How do you make sure that you still keep up the quality while at the same time, keeping up the speed to drive novelty for the consumer?
When I joined the brand, we used to make the models out of wood and there was a team of carpenters in the building and they would have to carve a sneaker. That takes a while. But I live in a world today where someone can sketch something, put it into 3D, and have a printout on the desk by the end of the week. And, with today’s technology, someone could potentially wear that thing. So it’s completely different. Now, just because someone could wear it doesn’t mean it would work or that it would perform. If I look at other industries, the first iPod, for example, or the first Tesla, they’re not perfect, but no one expects them to be perfect because they know that you’re testing something new. So if you want perfect, it’s not going to be for you. But if you want to be part of a journey and change, then it probably is for you. That’s how I would look at the opportunity of speed in the industry. Why wait for something to be perfect before you put it in the world? Why not, rather, design in the open, if you like?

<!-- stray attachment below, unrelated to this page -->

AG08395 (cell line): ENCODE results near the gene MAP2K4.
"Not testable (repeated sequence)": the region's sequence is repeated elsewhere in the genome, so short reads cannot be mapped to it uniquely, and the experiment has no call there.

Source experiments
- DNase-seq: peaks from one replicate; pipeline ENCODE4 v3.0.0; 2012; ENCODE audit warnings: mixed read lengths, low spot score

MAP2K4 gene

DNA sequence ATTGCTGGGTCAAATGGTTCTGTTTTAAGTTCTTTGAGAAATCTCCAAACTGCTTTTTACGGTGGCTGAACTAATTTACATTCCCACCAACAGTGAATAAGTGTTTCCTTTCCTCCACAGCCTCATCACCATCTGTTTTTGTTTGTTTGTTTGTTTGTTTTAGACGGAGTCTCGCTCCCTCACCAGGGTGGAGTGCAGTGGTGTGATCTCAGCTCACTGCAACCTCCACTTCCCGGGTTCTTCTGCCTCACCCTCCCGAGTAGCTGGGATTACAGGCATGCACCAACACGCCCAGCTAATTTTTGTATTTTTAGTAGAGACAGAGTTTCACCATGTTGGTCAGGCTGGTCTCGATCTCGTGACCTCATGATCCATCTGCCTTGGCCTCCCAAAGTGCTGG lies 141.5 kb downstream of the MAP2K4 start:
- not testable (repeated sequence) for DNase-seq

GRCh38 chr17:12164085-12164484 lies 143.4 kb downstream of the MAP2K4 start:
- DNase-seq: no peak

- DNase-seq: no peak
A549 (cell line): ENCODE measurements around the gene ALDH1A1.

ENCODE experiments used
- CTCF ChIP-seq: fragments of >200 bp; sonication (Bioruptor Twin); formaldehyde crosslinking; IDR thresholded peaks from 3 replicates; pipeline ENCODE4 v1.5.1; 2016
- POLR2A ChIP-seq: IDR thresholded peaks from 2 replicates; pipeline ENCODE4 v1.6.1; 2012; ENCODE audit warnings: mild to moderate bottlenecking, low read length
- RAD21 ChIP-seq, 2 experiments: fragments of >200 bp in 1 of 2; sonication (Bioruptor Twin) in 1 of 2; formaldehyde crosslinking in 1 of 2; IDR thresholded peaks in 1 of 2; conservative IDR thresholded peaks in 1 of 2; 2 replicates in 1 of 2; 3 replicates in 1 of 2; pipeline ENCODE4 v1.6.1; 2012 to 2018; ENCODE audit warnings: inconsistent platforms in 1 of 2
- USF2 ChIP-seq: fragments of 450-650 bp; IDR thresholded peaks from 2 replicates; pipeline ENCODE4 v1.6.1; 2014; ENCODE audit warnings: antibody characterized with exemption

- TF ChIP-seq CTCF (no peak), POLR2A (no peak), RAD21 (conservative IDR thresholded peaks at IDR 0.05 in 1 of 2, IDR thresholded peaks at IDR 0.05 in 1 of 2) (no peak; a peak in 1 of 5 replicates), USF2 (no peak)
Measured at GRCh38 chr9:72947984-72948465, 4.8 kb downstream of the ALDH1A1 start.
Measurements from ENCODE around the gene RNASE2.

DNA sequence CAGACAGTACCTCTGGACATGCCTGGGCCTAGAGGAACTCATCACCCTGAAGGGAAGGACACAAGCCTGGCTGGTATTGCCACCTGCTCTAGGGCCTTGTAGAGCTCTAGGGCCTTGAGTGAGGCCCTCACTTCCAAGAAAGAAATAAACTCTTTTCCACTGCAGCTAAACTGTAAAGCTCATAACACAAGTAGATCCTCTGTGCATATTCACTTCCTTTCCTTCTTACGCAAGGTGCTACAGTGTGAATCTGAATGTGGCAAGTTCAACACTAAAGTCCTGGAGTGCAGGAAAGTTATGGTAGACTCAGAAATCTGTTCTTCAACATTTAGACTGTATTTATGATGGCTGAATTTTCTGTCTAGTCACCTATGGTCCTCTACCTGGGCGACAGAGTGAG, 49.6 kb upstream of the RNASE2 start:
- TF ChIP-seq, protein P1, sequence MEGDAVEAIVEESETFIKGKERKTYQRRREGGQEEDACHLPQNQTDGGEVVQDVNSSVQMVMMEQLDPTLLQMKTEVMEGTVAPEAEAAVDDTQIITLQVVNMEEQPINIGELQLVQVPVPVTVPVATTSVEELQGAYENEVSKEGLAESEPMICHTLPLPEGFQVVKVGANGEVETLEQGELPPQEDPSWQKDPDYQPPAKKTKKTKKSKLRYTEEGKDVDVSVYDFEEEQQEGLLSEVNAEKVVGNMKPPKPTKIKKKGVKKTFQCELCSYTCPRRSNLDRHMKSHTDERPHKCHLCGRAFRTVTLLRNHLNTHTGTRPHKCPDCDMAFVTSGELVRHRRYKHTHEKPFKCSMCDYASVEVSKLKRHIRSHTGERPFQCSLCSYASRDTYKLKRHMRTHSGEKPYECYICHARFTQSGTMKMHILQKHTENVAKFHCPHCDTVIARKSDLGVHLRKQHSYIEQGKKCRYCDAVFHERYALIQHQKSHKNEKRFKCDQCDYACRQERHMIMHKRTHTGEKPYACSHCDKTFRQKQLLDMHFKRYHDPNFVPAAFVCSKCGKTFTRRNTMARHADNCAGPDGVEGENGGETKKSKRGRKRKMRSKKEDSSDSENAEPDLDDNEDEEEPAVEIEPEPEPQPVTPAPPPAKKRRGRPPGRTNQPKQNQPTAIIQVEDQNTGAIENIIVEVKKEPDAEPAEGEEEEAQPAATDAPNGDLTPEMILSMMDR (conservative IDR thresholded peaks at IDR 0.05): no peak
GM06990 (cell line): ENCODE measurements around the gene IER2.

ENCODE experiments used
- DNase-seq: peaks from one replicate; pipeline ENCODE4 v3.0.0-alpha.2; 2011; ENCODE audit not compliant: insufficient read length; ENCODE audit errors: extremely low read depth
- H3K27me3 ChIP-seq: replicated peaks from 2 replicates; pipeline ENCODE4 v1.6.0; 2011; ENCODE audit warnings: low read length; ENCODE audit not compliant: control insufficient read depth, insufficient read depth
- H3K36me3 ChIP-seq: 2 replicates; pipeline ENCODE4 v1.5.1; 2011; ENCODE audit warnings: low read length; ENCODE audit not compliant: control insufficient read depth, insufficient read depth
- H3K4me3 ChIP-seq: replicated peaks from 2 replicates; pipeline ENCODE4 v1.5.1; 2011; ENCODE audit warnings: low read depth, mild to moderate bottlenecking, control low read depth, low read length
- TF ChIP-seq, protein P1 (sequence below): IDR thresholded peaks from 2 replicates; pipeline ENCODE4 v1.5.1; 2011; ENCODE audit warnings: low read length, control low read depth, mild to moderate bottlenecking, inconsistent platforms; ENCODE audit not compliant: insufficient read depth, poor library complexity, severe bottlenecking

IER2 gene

That brings me back to the Stan Smiths, Superstars and the Gazelles that you updated the silhouette of. How do you make sure that these iconic products are relevant for the next generation?